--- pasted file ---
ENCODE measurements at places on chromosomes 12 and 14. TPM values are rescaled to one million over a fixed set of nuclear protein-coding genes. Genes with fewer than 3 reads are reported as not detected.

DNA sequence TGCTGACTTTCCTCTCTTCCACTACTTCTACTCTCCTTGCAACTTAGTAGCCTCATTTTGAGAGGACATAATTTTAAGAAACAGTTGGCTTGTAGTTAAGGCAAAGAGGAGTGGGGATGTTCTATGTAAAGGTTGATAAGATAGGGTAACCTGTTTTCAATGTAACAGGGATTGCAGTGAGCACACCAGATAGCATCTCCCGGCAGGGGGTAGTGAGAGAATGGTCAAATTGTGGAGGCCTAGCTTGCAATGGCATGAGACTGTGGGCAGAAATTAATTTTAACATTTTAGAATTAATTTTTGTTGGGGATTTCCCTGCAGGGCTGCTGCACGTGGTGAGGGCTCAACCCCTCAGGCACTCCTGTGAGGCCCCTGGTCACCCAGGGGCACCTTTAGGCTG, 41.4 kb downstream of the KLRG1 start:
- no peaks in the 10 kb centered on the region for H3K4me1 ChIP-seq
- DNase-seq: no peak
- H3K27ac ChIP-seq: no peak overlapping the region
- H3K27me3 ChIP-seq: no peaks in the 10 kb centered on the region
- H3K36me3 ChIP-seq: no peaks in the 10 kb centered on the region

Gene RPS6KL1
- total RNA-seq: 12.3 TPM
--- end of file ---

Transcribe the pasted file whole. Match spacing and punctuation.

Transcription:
ENCODE measurements at places on chromosomes 12 and 14. TPM values are rescaled to one million over a fixed set of nuclear protein-coding genes. Genes with fewer than 3 reads are reported as not detected.

DNA sequence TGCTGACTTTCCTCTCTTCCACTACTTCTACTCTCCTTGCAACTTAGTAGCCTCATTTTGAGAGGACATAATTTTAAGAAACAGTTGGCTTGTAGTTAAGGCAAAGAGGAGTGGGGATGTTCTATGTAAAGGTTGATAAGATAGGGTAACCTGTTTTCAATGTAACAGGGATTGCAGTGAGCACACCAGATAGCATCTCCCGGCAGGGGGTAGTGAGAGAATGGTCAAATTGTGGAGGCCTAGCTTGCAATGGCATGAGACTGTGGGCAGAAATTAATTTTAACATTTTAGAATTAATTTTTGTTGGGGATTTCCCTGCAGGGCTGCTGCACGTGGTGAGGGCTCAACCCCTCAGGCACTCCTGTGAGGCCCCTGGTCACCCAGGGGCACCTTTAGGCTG, 41.4 kb downstream of the KLRG1 start:
- no peaks in the 10 kb centered on the region for H3K4me1 ChIP-seq
- DNase-seq: no peak
- H3K27ac ChIP-seq: no peak overlapping the region
- H3K27me3 ChIP-seq: no peaks in the 10 kb centered on the region
- H3K36me3 ChIP-seq: no peaks in the 10 kb centered on the region

Gene RPS6KL1
- total RNA-seq: 12.3 TPM